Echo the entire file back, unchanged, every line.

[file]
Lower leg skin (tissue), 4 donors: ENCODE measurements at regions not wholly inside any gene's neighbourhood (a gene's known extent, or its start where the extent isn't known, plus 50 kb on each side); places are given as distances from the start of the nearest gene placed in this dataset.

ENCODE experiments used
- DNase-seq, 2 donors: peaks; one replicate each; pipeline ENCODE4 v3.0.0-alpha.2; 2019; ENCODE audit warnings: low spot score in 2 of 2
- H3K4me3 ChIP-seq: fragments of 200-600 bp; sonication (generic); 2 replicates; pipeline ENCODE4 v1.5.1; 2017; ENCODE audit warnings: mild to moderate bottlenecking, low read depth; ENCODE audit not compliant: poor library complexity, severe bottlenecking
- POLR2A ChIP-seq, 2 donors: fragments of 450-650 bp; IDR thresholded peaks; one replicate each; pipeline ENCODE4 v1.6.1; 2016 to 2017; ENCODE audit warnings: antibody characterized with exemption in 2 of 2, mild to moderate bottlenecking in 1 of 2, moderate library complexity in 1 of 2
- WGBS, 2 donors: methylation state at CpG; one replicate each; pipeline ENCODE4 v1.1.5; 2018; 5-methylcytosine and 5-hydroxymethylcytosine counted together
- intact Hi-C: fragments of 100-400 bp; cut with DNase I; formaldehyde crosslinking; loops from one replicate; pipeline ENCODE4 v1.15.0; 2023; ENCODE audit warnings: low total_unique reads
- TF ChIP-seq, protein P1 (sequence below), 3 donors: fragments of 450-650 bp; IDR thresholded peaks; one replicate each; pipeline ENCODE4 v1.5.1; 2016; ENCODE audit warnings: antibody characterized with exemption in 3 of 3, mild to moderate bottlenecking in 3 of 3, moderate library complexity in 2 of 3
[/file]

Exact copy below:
Lower leg skin (tissue), 4 donors: ENCODE measurements at regions not wholly inside any gene's neighbourhood (a gene's known extent, or its start where the extent isn't known, plus 50 kb on each side); places are given as distances from the start of the nearest gene placed in this dataset.

ENCODE experiments used
- DNase-seq, 2 donors: peaks; one replicate each; pipeline ENCODE4 v3.0.0-alpha.2; 2019; ENCODE audit warnings: low spot score in 2 of 2
- H3K4me3 ChIP-seq: fragments of 200-600 bp; sonication (generic); 2 replicates; pipeline ENCODE4 v1.5.1; 2017; ENCODE audit warnings: mild to moderate bottlenecking, low read depth; ENCODE audit not compliant: poor library complexity, severe bottlenecking
- POLR2A ChIP-seq, 2 donors: fragments of 450-650 bp; IDR thresholded peaks; one replicate each; pipeline ENCODE4 v1.6.1; 2016 to 2017; ENCODE audit warnings: antibody characterized with exemption in 2 of 2, mild to moderate bottlenecking in 1 of 2, moderate library complexity in 1 of 2
- WGBS, 2 donors: methylation state at CpG; one replicate each; pipeline ENCODE4 v1.1.5; 2018; 5-methylcytosine and 5-hydroxymethylcytosine counted together
- intact Hi-C: fragments of 100-400 bp; cut with DNase I; formaldehyde crosslinking; loops from one replicate; pipeline ENCODE4 v1.15.0; 2023; ENCODE audit warnings: low total_unique reads
- TF ChIP-seq, protein P1 (sequence below), 3 donors: fragments of 450-650 bp; IDR thresholded peaks; one replicate each; pipeline ENCODE4 v1.5.1; 2016; ENCODE audit warnings: antibody characterized with exemption in 3 of 3, mild to moderate bottlenecking in 3 of 3, moderate library complexity in 2 of 3